I am seeing Life (2017) movie, movie showed ISS dropped escape pod to the land, when it reaches certain height, escape pod release parachute & near the water surface, thrusters got activated.

enter image description here

you can see here six side smoke is coming out;thrusters, if it is landing on water then Why escape pods activates it thrusters?

  • 2
    $\begingroup$ I'd recommend you change you question the same way I suggested earlier. Ask if this would be necessary for a real capsule in reality. Name a few, like Dragon and Soyuz and ask about them, not about a fictitious movie capsule. Or if you want to ask about the movie, ask in movies or scifi stackexchange, not here. $\endgroup$
    – uhoh
    Jun 11, 2017 at 14:19
  • $\begingroup$ hello @uhoh can you edit it more clear this question, so i can post there, right now it has poor english framing in my post. $\endgroup$
    – The Hawk
    Jun 11, 2017 at 14:25
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    $\begingroup$ Take your time, but give it a try. Poor english is often allowed/improved here if the question is good. But you should ask about a real capsule, not a movie capsule! $\endgroup$
    – uhoh
    Jun 11, 2017 at 14:28

1 Answer 1


That doesn't look like any landing pod currently in use - at least, I don't recognize the shape.

However, it's quite common to have soft-landing retrorockets on a capsule. Soyuz fires a brief pulse before landing to take the edge off the g-forces on a ground landing. Using retrorockets on a water landing is a bit more uncommon. The Soyuz hasn't tried water landing, AFAIK, so I don't know what the protocol for that would be.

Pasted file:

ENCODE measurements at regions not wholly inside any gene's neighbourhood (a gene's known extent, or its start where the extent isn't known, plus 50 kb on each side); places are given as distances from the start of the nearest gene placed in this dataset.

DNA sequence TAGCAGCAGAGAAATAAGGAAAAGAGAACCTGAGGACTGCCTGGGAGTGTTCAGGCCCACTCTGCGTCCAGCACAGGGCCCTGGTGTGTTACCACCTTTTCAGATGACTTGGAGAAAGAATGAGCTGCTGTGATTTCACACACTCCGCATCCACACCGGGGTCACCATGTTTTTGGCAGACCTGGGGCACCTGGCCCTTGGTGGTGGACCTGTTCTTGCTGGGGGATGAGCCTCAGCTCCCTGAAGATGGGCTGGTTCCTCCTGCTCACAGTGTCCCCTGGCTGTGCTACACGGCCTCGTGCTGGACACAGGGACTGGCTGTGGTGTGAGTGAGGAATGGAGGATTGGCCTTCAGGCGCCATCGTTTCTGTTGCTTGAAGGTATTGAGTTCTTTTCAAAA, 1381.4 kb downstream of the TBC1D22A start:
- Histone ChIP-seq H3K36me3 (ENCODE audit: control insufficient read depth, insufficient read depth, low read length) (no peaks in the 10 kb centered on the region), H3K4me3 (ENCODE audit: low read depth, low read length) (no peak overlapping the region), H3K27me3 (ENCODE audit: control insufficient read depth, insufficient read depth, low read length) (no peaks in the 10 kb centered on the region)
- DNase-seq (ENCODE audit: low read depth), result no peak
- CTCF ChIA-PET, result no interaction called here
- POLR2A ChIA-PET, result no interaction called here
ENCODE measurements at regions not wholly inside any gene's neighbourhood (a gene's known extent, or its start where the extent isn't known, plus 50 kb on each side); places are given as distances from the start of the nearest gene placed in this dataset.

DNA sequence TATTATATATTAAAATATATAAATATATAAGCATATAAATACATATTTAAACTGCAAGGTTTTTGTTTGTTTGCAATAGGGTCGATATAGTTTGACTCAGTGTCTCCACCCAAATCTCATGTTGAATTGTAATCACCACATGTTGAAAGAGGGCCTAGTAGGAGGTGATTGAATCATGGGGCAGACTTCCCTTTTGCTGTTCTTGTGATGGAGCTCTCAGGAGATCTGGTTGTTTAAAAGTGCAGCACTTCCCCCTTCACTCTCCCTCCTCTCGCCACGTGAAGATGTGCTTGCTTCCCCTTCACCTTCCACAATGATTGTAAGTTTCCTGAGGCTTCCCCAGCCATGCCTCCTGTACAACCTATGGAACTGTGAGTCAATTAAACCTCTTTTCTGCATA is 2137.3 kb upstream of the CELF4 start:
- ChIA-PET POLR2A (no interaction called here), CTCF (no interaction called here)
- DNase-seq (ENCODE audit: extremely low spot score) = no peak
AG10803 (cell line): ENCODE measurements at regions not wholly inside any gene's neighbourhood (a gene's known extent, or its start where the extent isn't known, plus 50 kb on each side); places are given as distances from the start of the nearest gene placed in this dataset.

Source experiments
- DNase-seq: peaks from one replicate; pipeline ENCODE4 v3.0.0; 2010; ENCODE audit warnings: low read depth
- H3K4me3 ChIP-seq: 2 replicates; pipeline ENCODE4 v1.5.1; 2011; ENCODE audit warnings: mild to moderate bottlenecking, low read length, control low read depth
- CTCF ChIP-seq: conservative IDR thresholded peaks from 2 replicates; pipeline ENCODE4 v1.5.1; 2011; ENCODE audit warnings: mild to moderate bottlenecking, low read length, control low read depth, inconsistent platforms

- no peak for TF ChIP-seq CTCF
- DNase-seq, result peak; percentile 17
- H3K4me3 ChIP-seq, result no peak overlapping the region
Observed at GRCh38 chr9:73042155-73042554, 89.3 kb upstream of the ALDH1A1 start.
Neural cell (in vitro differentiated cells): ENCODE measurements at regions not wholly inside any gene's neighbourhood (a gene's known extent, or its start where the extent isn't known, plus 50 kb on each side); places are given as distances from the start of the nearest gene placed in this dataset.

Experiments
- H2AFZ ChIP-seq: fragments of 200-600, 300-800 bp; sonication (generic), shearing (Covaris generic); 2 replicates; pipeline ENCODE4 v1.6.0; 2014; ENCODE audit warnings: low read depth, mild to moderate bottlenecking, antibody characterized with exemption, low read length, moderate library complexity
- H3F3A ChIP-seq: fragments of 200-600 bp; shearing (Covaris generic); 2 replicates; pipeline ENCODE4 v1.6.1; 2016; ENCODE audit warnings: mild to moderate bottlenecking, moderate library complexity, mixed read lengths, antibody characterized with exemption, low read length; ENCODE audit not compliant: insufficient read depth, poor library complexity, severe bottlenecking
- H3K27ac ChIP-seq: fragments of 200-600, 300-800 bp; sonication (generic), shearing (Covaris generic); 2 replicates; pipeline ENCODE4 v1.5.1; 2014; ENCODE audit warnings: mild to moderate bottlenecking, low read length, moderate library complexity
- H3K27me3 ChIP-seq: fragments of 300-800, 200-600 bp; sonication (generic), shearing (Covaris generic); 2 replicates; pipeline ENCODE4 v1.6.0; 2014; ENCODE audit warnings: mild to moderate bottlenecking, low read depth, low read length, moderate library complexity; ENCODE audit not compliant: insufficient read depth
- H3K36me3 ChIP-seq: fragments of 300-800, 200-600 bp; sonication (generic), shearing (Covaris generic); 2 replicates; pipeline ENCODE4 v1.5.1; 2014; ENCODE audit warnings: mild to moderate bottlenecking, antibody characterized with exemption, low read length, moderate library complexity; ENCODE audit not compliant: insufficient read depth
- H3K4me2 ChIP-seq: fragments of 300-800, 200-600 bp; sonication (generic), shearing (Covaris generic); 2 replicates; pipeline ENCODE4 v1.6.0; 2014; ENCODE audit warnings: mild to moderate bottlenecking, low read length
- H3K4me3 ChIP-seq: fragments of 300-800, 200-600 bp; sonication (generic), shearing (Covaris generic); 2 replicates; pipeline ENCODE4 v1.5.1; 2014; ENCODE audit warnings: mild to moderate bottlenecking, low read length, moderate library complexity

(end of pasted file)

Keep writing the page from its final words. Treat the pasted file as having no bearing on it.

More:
• $\begingroup$ If you have landing rockets why not fire them even when it's a water landing? $\endgroup$ Jun 11, 2017 at 18:56
  • $\begingroup$ @LorenPechtel Soyuz retrorocket burns are incredibly high-g, very uncomfortable. It may be worse than a splashdown in some cases. $\endgroup$
    – 0xDBFB7
    Jun 11, 2017 at 22:08
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    $\begingroup$ Water isn't much different from solid ground if you hit it fast enough with enough area. I believe there is a question about it over at Physics, but the gist is: the water doesn't have enough time to "get out of the way". $\endgroup$ Jun 11, 2017 at 23:01
  • $\begingroup$ @JörgWMittag I may be wrong, but I'm pretty sure that most capsules that do not use landing retrorockets can only land in water, because the acceleration would be too high on ground. Soyuz has a landing speed of 8 m/s before retrorockets fire, so it's slow enough that hydrodynamics can occur. $\endgroup$
    – 0xDBFB7
    Jun 11, 2017 at 23:07
  • $\begingroup$ I can't picture retrorockets that are harsher than the water landing would be without them. $\endgroup$ Jun 11, 2017 at 23:18

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